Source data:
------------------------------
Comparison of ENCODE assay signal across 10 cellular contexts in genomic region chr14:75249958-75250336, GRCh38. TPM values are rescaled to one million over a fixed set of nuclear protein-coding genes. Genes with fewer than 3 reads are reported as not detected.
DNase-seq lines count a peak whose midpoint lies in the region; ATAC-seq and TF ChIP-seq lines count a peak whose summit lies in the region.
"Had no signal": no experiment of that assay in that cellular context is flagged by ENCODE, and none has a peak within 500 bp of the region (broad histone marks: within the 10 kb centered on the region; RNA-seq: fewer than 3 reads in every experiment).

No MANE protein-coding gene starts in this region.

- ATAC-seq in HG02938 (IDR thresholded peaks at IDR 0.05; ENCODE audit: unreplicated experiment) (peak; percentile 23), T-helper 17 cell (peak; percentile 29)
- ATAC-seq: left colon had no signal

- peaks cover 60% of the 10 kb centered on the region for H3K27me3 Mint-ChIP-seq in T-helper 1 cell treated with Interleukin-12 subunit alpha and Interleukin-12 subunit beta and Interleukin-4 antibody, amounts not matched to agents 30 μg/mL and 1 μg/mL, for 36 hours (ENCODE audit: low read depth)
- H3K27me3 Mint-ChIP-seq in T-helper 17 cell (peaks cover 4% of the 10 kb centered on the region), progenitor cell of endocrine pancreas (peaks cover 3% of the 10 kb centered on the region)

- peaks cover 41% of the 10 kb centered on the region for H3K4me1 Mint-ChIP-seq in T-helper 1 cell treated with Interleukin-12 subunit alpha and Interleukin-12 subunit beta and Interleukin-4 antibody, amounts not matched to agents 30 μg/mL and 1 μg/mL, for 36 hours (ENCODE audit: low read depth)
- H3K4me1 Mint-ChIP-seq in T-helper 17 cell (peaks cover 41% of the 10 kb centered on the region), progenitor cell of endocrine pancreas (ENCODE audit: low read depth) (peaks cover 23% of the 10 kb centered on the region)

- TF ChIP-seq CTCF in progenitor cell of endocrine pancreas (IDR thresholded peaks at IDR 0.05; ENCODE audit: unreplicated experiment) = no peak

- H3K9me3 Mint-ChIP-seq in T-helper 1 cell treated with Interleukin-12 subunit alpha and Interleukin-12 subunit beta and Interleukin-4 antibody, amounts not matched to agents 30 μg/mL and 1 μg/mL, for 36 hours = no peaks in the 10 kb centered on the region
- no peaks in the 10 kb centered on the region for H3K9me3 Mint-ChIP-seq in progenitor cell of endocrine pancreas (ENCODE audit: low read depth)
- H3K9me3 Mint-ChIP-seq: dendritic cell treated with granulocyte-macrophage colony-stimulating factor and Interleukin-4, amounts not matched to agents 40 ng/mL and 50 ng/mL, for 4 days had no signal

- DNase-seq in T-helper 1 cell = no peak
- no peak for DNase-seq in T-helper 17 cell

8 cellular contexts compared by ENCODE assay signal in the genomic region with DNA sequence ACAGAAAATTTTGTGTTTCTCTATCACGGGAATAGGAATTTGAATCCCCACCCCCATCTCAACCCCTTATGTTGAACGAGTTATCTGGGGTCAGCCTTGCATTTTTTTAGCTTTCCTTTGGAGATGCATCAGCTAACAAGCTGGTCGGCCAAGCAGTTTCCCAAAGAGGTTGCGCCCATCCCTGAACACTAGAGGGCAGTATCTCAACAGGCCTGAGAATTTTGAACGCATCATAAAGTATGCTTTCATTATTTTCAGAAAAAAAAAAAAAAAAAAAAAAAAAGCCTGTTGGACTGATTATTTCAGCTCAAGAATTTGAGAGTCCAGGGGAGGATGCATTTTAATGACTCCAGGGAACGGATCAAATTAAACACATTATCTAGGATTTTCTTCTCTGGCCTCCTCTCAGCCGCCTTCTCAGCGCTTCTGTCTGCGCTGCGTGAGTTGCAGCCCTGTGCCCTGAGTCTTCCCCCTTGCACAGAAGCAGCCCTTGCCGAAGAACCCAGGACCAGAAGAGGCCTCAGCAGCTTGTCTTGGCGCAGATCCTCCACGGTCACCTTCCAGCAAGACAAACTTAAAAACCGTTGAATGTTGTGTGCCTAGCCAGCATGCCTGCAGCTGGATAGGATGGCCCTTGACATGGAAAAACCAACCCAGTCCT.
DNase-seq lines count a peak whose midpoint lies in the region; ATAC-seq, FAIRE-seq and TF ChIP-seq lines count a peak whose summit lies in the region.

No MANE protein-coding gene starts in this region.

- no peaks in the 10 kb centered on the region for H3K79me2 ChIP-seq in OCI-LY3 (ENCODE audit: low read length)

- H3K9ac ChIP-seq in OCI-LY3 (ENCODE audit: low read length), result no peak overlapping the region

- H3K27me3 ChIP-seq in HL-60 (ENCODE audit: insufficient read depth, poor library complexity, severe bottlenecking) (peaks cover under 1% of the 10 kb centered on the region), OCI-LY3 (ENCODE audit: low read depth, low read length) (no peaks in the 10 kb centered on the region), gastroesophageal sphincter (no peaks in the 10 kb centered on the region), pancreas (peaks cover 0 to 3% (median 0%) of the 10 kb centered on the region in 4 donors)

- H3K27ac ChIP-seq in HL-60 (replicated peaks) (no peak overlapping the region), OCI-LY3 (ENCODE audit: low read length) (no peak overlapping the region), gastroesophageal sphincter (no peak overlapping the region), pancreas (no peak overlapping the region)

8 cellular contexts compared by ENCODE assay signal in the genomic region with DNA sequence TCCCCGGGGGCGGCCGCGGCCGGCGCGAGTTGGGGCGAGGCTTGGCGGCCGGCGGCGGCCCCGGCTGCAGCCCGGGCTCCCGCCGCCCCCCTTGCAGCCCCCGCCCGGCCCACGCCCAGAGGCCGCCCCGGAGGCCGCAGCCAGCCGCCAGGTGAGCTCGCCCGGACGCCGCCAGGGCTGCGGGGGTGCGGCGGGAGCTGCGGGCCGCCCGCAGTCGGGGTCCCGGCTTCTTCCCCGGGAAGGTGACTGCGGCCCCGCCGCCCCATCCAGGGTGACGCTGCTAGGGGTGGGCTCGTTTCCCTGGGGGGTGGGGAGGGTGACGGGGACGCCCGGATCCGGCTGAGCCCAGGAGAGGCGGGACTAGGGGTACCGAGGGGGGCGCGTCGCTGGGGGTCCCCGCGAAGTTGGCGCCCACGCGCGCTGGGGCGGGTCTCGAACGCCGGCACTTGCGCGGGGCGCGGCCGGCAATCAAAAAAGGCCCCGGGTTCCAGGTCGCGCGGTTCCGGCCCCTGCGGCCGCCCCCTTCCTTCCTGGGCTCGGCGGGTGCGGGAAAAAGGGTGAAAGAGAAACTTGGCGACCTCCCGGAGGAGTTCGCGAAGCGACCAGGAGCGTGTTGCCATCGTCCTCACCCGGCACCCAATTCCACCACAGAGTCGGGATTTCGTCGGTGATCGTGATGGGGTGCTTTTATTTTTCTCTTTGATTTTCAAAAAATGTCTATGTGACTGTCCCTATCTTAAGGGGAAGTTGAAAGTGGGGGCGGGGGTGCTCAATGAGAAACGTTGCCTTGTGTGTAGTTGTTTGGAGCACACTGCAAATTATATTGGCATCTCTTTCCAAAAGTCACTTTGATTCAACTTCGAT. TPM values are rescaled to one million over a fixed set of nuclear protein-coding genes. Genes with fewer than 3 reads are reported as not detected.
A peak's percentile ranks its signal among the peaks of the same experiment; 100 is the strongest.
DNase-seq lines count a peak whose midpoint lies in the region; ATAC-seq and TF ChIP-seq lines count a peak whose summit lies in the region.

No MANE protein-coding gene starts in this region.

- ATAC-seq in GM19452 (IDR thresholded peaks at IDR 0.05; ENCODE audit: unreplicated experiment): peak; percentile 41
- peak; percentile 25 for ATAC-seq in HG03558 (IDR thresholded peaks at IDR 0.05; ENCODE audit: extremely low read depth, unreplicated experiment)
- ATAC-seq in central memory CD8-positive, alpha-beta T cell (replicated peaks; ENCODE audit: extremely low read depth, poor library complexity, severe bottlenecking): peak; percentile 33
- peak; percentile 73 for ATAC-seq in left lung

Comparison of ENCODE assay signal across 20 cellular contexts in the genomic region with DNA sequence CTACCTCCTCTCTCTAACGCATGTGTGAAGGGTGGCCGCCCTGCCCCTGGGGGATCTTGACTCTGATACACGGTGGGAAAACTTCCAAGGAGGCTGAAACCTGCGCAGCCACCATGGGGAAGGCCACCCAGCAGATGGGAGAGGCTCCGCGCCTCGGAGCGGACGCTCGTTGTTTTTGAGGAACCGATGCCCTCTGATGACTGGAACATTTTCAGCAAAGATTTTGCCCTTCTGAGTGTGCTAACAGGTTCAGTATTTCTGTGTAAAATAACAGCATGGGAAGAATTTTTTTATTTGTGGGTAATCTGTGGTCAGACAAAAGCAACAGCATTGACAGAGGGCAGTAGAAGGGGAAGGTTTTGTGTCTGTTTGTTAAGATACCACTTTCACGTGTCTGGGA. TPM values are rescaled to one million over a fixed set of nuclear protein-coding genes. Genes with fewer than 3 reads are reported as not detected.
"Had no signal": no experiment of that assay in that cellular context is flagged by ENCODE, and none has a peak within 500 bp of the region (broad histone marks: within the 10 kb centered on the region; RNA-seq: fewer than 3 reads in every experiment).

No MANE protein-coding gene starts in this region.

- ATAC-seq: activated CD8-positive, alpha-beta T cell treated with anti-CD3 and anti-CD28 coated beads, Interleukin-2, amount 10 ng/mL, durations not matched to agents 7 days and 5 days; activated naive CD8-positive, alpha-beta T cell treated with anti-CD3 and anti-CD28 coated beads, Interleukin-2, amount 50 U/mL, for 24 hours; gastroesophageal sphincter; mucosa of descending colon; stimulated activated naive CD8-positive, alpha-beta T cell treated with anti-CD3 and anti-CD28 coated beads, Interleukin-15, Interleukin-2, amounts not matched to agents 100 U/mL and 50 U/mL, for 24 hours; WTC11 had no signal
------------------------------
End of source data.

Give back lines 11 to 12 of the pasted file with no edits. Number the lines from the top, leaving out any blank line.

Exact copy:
- TF ChIP-seq CTCF in progenitor cell of endocrine pancreas (IDR thresholded peaks at IDR 0.05; ENCODE audit: unreplicated experiment) = no peak

- H3K9me3 Mint-ChIP-seq in T-helper 1 cell treated with Interleukin-12 subunit alpha and Interleukin-12 subunit beta and Interleukin-4 antibody, amounts not matched to agents 30 μg/mL and 1 μg/mL, for 36 hours = no peaks in the 10 kb centered on the region